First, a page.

High bids by major oil producers in a recent Gulf of Mexico offshore auction point toward a resurgence of interest in deepwater exploration. This year’s bids totaled $121 million—nearly a seven-fold increase over the bids on the Outer Continental Shelf auctioned last summer by the Bureau of Ocean Energy Management (BOEM).
This year’s $121 million figure is tempered somewhat by the fact that the auction covered Western, Central and Eastern areas of the Gulf, whereas last year’s was for the Western Region alone. Still, the jump is significant. Nearly 76 million acres of land off the coastlines of Texas, Louisiana, Mississippi, Alabama, and Florida were up for sale. Main bidders included:
- Royal Dutch Shell – 19 high bids totaling $25.1 million
- Chevron Corp – 15 high bids valued at 27.9 million
- Anadarko Petroleum Corp – 10 bids valued at a combined 10.6 million
- Exxon Mobil Corp – seven bids valued at 20.4 million
It’s no secret that deepwater exploration has taken a backseat in recent years. So, the question naturally arises, “What’s behind these bids? What’s the reason for the renewed interest?” After all, offshore drilling is a hugely expensive and time-consuming venture. For producers to reach a break-even point, oil prices need to be high – as high as $65 per barrel, according to some estimates. Currently, the price per barrel languishes around $50. The rationale behind the new investment in deepwater exploration is worth a closer look.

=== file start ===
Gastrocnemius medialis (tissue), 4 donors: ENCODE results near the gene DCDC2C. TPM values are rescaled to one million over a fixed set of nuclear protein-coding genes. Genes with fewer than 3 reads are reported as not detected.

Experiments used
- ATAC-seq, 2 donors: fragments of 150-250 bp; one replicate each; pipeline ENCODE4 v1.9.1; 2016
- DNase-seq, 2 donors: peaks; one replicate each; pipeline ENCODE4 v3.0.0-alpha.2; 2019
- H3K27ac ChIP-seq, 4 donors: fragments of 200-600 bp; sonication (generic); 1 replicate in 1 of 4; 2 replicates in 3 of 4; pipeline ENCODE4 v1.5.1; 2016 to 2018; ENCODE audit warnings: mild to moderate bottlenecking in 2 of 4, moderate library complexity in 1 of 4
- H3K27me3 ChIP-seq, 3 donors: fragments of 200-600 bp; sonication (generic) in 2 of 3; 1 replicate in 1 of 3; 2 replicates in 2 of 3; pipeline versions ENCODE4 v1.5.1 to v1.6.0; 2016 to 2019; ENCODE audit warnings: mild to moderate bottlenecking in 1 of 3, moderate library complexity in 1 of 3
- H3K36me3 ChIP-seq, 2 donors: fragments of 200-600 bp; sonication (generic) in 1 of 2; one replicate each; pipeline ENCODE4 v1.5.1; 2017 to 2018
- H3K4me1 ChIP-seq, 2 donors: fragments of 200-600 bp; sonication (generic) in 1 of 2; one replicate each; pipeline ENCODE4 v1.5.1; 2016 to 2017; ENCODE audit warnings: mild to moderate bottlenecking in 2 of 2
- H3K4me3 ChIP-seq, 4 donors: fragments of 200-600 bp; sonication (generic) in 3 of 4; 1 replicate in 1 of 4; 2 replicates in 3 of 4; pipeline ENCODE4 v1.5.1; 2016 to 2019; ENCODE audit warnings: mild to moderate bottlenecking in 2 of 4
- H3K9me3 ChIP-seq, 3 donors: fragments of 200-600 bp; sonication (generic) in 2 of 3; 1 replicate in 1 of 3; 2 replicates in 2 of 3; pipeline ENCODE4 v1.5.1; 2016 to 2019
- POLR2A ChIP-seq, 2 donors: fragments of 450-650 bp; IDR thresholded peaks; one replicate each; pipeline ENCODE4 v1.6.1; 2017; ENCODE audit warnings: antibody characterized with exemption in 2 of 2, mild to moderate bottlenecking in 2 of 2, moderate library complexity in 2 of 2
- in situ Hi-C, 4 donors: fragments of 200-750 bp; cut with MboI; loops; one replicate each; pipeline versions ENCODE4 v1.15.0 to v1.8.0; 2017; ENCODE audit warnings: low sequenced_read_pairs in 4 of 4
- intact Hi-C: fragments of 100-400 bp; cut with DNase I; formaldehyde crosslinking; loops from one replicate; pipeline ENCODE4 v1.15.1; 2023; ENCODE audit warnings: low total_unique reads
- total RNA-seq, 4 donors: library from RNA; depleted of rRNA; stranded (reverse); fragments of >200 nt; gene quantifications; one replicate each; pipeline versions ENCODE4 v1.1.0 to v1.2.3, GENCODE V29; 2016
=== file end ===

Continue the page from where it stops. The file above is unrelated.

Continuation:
Short-cycle vs. long-cycle investments
In recent years, short-cycle investment has gained favor among producers. Short-cycle supply comes from wells—like those in shale fields—that can be drilled for only a few million dollars and brought on stream quickly. The downside, however, is the fact that production from such wells can just as quickly taper off. With its low-risk and quick ROI, the shale industry has played a key role in the low ceiling on oil prices. But in order to be sustained, short-cycle oil needs a constant input of cash.
Long-cycle oil, on the other hand, consists mainly of large oil fields, many in deepwater, that were developed years ago, often via wildcat drilling. These continue to pump oil long after the initial big-ticket investment, and without the ongoing need for constant re-investment. Though deepwater projects are typically riskier and much more expensive to develop, they offer producers the potential for greater rewards long term.
New oil discoveries in the Gulf
According to an article in Bloomberg, Mexico announced a new billion-barrel find in the Gulf in early July of this year, a discovery that highlights the potential value of exploration in the region. On the same day, Italian producer, Eni Spa, reported a similar find in Mexico’s offshore waters.
Juan Carlos Zepeda Molina, head of the National Hydrocarbons Commission in Mexico, summed up the optimism for long-cycle investment inherent in such discoveries: "There was already interest to come, explore, and work in the Gulf of Mexico before these finds, but now to have discoveries in such a short time, interest of international entrants to have activity in Mexico has renewed."
Echoing that optimism, William Turner, a senior analyst at consultancy Wood Mackenzie, called the recent high bids in the Bureau of Ocean Energy Management's offshore auction “a vote of confidence” in the profit-potential of new deepwater drilling in the Gulf. The BOEM sale was the first of 10 planned as part of the new Outer Continental Shelf Oil and Gas Leasing Program for 2017 to 2022. While the outlook for production is promising, the long-range impact on supply, demand, and prices remains to be seen.
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